"The Bigs," Matt and Malcolm claim their couch in their Falcon 50
What do you get if you cross a Turkish akbash and Irish wolfhound? Badass brothers Matt & Malcolm, who each weigh about 130 and are genetically programmed to protecting sheep against canines like coyotes, feral dogs, and wolves.
No one wanted these guys, and their chance of adoption was low. Who could handle two monster-size canine-aggressive dogs?
Fortunately, my friend, one of the best dogs owners I know, sent them to me for our "Good Dog" citizenship course, an intensive socialization program where, in The Bigs' case, focused mostly on dog aggression.
You should've seen me walking these two muzzled guys in public. Crowds of people parted when we passed as if I were Moses crossing the Red Sea. Matt and Malcolm would see another dog in the distance and start low-growling. If they couldn't get to the other dog, in frustration they'd turn and fight each other. Though I weighed 200 pounds, they outweighed me by 60. People would pick up their children and hustle their dogs away. I had drag marks on my stomach, chest, and chin.
Eventually The Bigs were able to go to the dog park and meet dogs out on the trail without incident. They weren't perfect and their behavior depended on who was handling them, but they were vastly improved and could be walked out in public. At the end of the summer, their person flew them to her home in California.
A few months later I got a call. We need you to fly to here, they said, because Matt and Malcolm have taken to terrorizing the gardeners who had declared they would quit if the dogs kept at their shenanigans.
Before dawn I hid in the hedges inside the fence where the gardeners would enter the compound. Sure enough, just before daylight the gardeners drove up and The Bigs, hearing the gardener's cars, sneaked outside and waited behind the bushes. If they couldn't chase game or protect sheep or fight coyotes, they could scare the daylights out of the gardeners. What fun!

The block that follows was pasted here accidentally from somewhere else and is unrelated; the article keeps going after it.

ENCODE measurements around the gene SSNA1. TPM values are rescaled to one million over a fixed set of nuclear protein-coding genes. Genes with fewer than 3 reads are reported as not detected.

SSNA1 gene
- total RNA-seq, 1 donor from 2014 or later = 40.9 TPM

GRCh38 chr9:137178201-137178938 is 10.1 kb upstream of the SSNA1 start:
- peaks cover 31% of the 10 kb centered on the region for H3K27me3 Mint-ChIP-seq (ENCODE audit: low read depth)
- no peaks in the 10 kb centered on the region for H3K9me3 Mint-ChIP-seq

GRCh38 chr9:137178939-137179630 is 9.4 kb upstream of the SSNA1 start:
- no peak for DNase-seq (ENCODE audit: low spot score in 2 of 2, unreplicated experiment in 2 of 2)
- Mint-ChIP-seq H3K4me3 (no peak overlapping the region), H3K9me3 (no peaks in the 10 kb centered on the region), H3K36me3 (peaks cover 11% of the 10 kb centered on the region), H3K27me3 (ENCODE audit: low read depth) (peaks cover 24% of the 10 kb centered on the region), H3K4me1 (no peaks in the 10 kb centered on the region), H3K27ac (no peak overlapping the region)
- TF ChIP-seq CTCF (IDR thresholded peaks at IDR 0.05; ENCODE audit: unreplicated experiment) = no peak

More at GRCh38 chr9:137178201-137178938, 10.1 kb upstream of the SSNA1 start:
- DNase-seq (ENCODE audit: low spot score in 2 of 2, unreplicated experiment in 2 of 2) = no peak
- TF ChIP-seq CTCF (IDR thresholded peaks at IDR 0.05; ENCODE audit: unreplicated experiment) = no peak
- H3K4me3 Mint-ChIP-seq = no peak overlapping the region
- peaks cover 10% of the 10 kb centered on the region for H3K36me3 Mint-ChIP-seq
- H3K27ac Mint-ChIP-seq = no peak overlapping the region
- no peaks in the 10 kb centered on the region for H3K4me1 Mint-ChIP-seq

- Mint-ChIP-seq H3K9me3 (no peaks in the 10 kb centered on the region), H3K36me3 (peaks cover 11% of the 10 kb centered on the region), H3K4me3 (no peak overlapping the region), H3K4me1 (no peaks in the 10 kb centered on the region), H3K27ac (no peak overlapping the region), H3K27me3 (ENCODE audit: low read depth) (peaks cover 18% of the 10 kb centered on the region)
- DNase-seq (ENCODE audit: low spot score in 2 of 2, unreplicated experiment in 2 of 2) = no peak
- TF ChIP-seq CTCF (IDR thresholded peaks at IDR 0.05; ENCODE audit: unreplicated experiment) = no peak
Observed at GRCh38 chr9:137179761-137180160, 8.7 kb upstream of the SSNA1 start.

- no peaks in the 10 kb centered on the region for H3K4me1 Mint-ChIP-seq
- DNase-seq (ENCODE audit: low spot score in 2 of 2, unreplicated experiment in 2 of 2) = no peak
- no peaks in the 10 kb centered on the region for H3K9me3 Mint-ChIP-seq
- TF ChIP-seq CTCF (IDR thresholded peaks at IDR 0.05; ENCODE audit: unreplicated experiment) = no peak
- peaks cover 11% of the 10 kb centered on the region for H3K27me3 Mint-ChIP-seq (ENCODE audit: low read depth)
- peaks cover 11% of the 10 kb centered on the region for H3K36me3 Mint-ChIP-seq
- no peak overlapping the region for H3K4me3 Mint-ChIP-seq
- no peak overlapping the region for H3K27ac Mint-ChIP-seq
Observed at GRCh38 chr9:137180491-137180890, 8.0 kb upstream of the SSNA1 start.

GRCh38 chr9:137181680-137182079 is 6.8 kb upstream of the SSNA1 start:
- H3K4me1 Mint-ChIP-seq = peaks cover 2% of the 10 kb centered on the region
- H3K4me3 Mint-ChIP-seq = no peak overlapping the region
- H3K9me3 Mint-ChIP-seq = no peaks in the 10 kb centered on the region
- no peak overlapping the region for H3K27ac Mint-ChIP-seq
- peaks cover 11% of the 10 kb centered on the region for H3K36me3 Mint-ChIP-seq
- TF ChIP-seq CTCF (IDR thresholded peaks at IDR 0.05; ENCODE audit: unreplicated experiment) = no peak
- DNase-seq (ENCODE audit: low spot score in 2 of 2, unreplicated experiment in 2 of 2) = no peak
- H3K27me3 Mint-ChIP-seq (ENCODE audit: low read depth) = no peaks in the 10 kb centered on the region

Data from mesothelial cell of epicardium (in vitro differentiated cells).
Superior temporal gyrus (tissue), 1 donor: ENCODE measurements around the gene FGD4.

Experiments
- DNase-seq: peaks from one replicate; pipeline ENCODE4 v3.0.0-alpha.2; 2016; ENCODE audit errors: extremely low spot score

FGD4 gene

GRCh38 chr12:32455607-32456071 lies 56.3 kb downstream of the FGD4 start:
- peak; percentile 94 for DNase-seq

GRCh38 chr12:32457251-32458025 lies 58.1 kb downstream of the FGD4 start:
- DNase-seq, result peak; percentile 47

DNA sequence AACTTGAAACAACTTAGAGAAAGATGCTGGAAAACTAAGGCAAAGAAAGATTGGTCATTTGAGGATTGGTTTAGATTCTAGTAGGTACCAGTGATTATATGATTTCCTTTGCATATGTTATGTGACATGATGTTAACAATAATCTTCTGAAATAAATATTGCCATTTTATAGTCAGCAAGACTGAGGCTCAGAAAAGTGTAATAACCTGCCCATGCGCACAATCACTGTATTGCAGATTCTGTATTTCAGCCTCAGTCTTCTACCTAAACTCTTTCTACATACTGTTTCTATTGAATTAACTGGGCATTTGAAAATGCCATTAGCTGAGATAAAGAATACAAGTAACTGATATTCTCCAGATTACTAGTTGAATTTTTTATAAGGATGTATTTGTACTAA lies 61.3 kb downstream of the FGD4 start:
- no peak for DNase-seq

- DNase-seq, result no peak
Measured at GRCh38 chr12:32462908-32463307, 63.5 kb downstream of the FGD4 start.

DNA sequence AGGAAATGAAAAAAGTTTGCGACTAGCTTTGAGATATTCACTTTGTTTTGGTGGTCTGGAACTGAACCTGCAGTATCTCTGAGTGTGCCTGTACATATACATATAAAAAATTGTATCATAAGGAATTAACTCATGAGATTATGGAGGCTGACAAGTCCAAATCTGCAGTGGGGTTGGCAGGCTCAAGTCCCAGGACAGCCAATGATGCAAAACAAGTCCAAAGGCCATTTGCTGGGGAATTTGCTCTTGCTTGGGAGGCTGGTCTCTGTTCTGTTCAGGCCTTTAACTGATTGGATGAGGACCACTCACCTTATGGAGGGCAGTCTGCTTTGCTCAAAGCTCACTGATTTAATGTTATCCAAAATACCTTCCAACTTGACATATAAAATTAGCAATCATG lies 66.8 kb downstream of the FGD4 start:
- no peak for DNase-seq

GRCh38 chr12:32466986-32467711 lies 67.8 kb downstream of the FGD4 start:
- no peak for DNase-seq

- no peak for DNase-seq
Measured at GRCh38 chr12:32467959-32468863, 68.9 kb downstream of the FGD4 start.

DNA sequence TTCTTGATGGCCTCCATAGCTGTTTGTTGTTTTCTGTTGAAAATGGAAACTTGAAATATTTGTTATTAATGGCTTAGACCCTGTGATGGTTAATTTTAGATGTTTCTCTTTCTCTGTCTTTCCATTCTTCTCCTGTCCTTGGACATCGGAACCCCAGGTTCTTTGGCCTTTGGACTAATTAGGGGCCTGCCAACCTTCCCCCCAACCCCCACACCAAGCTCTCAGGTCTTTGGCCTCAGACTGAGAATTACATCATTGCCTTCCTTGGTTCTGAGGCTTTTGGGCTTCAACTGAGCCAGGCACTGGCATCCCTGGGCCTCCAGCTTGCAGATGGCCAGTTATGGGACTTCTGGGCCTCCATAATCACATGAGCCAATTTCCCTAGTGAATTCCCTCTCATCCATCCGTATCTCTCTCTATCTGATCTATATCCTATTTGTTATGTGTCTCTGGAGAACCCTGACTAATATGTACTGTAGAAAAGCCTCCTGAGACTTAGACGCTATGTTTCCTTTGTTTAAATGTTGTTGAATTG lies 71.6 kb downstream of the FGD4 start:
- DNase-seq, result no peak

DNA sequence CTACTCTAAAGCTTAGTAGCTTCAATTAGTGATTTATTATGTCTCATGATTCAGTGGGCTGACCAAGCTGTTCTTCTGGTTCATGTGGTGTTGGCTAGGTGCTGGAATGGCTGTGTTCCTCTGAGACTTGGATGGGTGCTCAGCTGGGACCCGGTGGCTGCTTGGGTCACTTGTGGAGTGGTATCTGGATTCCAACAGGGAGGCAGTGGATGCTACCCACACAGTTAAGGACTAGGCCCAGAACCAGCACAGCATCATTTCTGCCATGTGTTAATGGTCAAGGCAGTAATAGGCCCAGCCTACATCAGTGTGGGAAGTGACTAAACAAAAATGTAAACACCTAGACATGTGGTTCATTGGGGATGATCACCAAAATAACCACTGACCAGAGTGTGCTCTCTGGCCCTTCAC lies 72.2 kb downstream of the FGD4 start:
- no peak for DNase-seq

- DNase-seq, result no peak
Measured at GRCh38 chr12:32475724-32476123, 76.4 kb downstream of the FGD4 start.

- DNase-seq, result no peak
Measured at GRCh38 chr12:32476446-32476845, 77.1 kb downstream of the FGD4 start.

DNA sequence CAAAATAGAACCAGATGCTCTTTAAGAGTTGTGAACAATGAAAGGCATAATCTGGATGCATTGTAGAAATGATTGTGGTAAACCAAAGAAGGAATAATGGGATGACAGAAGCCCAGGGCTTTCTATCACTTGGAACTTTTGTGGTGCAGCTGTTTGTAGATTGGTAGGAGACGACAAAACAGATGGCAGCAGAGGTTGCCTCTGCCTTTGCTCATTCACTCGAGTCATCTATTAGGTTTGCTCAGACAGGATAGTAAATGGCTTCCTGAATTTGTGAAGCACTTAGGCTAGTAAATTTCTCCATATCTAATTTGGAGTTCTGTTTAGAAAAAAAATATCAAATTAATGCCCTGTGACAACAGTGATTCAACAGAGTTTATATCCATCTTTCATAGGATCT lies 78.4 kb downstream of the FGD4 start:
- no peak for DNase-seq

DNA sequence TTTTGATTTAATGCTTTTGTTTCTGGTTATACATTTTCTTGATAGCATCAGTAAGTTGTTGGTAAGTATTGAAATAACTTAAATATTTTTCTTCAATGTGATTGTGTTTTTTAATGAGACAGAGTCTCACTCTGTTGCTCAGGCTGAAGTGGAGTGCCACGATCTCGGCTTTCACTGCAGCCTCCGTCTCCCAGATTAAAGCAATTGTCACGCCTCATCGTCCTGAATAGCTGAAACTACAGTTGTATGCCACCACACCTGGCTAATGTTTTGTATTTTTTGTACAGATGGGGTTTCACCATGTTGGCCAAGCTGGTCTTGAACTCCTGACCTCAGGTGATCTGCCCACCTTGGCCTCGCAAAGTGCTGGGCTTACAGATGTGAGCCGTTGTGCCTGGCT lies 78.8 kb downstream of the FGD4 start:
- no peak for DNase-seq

I crouched upwind of Malcolm and Matt so they could not smell me. They crept toward the gate as the gardeners entered, and just before the dogs were about to spring, I jumped out of the bushes yelling, stomping, and waving my arms like a crazy person. Both The Bigs and the gardeners wheeled and ran in opposite directions.
"Oh my gosh," I thought, "I scared the gardeners, too. Now they'll will never come back." Matt and Malcolm stood all the way up at the house peering around the corner to see if the monster was following. Their eyes were as wide as dinner plates.
I fell over laughing into the shrubbery.
Fun aside, I had no idea how I was going to teach The Bigs to leave the gardeners alone (if they came back at all), but turns out that I didn't have to do anything. Apparently, having received a dose of their own medicine, the fun had gone out of the game. To my knowledge they still leave the gardeners alone.
My client gave me a lift home in her jet. I was the last person to board, and I discovered that The Bigs were already asleep on the couch leaving me nowhere to sit. I clapped my hands, pointed to the aisle, and said, "FAA regulations require me to sit down, dogs. One of you is going to have to lie on the floor."